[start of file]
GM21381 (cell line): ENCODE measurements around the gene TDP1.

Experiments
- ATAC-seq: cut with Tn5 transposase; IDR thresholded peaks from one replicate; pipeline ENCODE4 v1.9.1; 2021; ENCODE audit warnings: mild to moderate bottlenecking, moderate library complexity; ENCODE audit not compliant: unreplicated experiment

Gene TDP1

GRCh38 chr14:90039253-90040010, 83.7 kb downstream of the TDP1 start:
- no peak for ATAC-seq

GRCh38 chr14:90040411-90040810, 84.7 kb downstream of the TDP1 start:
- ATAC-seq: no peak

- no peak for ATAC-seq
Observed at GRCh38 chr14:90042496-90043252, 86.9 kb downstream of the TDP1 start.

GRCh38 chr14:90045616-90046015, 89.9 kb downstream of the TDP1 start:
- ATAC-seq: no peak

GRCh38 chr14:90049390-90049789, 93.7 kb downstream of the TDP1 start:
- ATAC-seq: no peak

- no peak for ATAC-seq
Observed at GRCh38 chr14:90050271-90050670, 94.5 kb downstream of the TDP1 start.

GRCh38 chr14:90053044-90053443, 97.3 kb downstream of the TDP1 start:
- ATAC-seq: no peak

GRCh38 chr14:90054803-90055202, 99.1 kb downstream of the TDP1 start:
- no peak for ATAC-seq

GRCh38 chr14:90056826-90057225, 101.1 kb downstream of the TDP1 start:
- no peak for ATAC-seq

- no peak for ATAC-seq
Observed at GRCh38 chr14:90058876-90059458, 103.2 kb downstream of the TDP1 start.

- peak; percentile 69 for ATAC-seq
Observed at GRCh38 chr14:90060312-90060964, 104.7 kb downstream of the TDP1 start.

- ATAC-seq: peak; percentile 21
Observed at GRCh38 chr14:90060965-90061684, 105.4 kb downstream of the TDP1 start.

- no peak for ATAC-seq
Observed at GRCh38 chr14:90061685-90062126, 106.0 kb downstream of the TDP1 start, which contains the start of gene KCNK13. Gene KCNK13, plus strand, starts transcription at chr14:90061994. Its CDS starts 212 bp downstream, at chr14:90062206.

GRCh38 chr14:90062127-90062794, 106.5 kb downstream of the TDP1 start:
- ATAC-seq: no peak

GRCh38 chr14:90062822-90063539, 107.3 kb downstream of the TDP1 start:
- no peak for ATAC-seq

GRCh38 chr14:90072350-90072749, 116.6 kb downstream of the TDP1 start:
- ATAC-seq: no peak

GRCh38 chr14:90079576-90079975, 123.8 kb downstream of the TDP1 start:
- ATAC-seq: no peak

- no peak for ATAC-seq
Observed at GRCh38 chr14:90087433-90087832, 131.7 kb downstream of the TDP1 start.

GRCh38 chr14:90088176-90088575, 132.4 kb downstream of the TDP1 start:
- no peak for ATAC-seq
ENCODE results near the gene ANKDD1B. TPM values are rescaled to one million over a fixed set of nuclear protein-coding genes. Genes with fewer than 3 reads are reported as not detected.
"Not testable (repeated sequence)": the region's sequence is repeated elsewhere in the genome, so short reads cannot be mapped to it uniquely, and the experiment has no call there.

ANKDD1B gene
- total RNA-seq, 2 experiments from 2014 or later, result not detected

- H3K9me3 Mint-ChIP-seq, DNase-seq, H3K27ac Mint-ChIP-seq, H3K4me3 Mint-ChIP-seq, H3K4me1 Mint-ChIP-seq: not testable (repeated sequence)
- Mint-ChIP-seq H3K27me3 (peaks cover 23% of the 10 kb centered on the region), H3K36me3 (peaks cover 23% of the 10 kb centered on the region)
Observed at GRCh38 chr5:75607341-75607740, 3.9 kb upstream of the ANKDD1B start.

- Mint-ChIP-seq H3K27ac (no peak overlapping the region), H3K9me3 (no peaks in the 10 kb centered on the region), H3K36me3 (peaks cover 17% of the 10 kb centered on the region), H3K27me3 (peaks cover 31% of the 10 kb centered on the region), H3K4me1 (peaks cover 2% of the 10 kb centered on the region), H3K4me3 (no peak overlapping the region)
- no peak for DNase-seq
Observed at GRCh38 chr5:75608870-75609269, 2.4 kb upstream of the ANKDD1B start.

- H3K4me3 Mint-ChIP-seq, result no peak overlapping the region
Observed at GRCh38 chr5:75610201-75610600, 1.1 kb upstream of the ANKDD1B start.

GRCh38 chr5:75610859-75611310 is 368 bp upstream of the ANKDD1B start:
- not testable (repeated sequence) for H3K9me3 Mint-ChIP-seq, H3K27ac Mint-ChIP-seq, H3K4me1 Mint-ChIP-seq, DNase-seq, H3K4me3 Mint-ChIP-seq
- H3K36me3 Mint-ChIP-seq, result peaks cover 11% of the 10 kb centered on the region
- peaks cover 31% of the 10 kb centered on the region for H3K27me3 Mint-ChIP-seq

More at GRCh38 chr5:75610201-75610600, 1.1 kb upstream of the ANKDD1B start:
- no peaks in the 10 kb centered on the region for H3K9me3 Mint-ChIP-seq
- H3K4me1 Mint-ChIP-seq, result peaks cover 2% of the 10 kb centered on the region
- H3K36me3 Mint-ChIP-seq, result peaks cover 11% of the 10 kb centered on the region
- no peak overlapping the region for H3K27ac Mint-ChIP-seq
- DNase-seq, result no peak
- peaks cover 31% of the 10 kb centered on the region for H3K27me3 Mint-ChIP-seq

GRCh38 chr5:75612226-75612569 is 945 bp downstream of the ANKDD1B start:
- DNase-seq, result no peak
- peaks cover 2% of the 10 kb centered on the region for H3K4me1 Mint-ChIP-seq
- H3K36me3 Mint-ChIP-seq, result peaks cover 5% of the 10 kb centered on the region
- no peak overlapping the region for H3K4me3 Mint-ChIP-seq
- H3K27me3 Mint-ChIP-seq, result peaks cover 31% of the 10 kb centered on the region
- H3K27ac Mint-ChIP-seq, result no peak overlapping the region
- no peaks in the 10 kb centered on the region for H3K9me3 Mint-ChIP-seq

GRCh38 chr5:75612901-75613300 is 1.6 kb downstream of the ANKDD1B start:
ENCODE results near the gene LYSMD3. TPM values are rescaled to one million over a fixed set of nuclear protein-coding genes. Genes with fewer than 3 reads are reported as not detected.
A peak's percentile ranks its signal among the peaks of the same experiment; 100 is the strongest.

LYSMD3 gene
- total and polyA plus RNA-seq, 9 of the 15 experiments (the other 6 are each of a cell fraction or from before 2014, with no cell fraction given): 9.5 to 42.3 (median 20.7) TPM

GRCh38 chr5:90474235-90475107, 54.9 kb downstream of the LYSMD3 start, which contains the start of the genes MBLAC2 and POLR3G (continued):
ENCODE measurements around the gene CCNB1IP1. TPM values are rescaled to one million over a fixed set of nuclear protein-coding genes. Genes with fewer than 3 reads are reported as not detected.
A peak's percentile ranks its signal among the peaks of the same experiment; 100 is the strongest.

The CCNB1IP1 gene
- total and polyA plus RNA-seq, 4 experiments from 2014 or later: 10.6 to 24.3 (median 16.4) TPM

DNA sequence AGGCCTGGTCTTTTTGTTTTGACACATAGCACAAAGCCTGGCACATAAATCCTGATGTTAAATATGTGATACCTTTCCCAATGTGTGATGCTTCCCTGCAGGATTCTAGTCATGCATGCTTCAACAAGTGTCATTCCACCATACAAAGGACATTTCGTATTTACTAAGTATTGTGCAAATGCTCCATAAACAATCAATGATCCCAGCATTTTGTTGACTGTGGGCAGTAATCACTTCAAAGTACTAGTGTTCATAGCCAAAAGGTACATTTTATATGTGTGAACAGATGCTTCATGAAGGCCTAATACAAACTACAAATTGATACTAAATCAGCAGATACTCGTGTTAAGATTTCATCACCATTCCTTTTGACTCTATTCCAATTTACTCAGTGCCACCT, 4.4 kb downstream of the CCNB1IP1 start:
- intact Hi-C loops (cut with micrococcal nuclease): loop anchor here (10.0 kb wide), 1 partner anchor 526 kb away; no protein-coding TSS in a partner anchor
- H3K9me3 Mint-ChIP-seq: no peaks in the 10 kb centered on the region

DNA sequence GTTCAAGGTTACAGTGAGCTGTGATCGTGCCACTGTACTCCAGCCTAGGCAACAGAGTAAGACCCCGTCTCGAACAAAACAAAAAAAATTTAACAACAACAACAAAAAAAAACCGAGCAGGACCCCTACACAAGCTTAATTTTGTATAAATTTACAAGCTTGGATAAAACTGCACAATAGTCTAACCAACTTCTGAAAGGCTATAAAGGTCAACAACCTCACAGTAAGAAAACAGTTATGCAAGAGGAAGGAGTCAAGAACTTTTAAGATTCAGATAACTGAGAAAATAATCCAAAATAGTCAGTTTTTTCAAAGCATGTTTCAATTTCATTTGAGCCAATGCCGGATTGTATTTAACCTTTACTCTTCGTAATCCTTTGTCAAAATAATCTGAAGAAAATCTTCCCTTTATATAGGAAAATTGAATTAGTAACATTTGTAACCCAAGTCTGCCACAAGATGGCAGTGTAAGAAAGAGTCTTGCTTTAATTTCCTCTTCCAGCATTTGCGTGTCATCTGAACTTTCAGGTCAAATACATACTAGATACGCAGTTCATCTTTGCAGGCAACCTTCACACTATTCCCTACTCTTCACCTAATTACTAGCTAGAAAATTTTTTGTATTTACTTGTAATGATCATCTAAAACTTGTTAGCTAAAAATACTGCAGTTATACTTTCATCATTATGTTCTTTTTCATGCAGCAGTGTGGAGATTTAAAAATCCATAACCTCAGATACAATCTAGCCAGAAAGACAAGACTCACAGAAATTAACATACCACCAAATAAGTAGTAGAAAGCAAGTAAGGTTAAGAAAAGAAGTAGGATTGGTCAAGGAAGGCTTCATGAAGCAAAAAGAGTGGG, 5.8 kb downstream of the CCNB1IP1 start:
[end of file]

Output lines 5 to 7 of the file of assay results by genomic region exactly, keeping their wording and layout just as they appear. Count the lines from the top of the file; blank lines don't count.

GRCh38 chr14:90039253-90040010, 83.7 kb downstream of the TDP1 start:
- no peak for ATAC-seq

GRCh38 chr14:90040411-90040810, 84.7 kb downstream of the TDP1 start: